So far, Saturday’s protests have not escalated into the violence seen the previous night, but the intensity of the conflict has many worried about what might happen. Opposition leader Amr Mousa appealed to the west to stay out of the conflict, saying that “whoever is going to impose civil war on the Egyptian people will lose.”

Copyright 2013 ABC News Radio


Major Political Protests in Egypt on Anniversary of Morsi‚Äôs Election

Stockbyte/Thinkstock(CAIRO) -- Tens of Thousands of protesters in Egypt are already packed into Tahrir Square, in Cairo, calling for the removal of President Mohamed Morsi from office on the anniversary of his election.

Protesters spent the night in the square, the same place that was the epicenter of the protests that brought down former President Hosni Mubarak. Morsi's opponents say he's failed to tackle the country’s economic and security problems.

According to the BBC’s Ali Maqbool, demonstrators have been preparing for the June 30 anniversary of Morsi’s election for a while. Every major city in Egypt is seeing some form of a protest.

“We are looking to have a better life, more democracy,” said one woman. “We don't want any more of the Muslim Brotherhood. We are not convinced with Mohammed Morsi and we gonna stay on the streets until he leaves.”

The rebellion campaign against the president is talking about 22 million signatures to its petition, though Maqbool notes that that number is thought to be “quite a big exaggeration.”

Supporters of the president are planning their own rallies.

Several people have been killed over the weekend in protests across the country, including one American. Andrew Pochter, a rising junior at Kenyon College in Gambier, Ohio. During a news conference Sunday morning in Tel Aviv, Secretary of State John Kerry expressed his condolences to Pochter’s family.

Kerry also said he was “confident about the status” of the U.S. embassy, and their ability to protect U.S. foreign service workers in the country.

Copyright 2013 ABC News Radio


White House Pressures Egyptian Military to Cede Power

Peter Macdiarmid/Getty Images(WASHINGTON) -- As tens of thousands of Egyptians poured into Cairo’s Tahrir Square demanding a more expeditious transition to democracy, the White House joined the fray Friday, ratcheting up pressure on Egypt’s interim military rulers to cede power “as soon as possible.”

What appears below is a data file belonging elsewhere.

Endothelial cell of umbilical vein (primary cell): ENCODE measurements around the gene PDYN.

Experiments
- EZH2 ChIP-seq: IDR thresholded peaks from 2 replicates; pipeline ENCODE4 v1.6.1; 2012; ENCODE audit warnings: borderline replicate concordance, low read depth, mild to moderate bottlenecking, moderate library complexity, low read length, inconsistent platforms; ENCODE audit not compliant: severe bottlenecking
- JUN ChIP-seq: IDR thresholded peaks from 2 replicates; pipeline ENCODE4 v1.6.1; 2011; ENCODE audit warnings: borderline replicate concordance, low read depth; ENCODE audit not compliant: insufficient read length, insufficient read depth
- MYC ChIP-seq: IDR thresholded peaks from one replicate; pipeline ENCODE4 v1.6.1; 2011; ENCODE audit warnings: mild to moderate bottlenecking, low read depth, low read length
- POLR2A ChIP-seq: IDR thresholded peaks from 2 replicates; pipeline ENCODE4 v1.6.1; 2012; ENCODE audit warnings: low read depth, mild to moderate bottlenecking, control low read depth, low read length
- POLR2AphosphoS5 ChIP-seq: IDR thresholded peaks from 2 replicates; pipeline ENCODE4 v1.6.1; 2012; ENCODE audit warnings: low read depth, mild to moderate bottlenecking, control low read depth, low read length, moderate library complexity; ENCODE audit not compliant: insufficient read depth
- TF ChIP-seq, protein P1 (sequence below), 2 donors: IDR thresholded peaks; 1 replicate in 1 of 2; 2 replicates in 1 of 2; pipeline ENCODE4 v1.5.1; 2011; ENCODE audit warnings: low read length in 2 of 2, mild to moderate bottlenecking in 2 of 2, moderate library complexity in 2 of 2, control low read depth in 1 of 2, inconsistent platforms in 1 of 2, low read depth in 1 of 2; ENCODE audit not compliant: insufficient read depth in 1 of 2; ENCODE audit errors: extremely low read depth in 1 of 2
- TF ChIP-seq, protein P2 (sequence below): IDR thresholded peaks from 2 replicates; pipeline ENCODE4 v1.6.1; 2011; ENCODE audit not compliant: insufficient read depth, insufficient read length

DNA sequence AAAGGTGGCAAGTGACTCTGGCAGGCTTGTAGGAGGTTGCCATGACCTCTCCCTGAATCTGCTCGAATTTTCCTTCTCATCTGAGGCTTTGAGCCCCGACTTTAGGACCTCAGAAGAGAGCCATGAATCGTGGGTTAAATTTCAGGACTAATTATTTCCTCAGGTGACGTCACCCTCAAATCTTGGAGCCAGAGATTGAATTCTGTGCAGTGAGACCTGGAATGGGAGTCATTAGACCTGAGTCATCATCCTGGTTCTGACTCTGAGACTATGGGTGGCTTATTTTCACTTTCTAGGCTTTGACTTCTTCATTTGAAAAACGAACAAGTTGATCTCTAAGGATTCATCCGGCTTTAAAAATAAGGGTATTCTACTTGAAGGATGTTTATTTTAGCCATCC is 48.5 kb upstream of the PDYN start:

“The United States strongly believes that the new Egyptian government must be empowered with real authority immediately,” the Obama administration said in a statement.

“We believe that Egypt’s transition to democracy must continue, with elections proceeding expeditiously, and all necessary measures taken to ensure security and prevent intimidation. Most importantly, we believe that the full transfer of power to a civilian government must take place in a just and inclusive manner that responds to the legitimate aspirations of the Egyptian people, as soon as possible.”

The Egyptian military council governing the country since the ouster of President Hosni Mubarak appointed ex-Prime Minister Kamal Ganzouri on Thursday to form a new government after the previous military-appointed civilian cabinet resigned, according to state-run media reports. Officials have promised parliamentary elections will begin across Egypt next week.

But the restless protesters have vowed to continue agitating in the streets and occupying Tahrir Square until a full transfer of authority to civilian power has occurred. They dubbed the Friday protest the “Last Chance Million-Man Protest.”

The White House defended the protests in their statement, condemning any excessive use of force against the Egyptian people.

“We deeply regret the loss of life, and urge the Egyptian authorities to implement an independent investigation into the circumstances of those deaths,” the administration said. “But the situation Egypt faces requires a more fundamental solution, devised by Egyptians, which is consistent with universal principles.”

Copyright 2011 ABC News Radio

ABC News Radio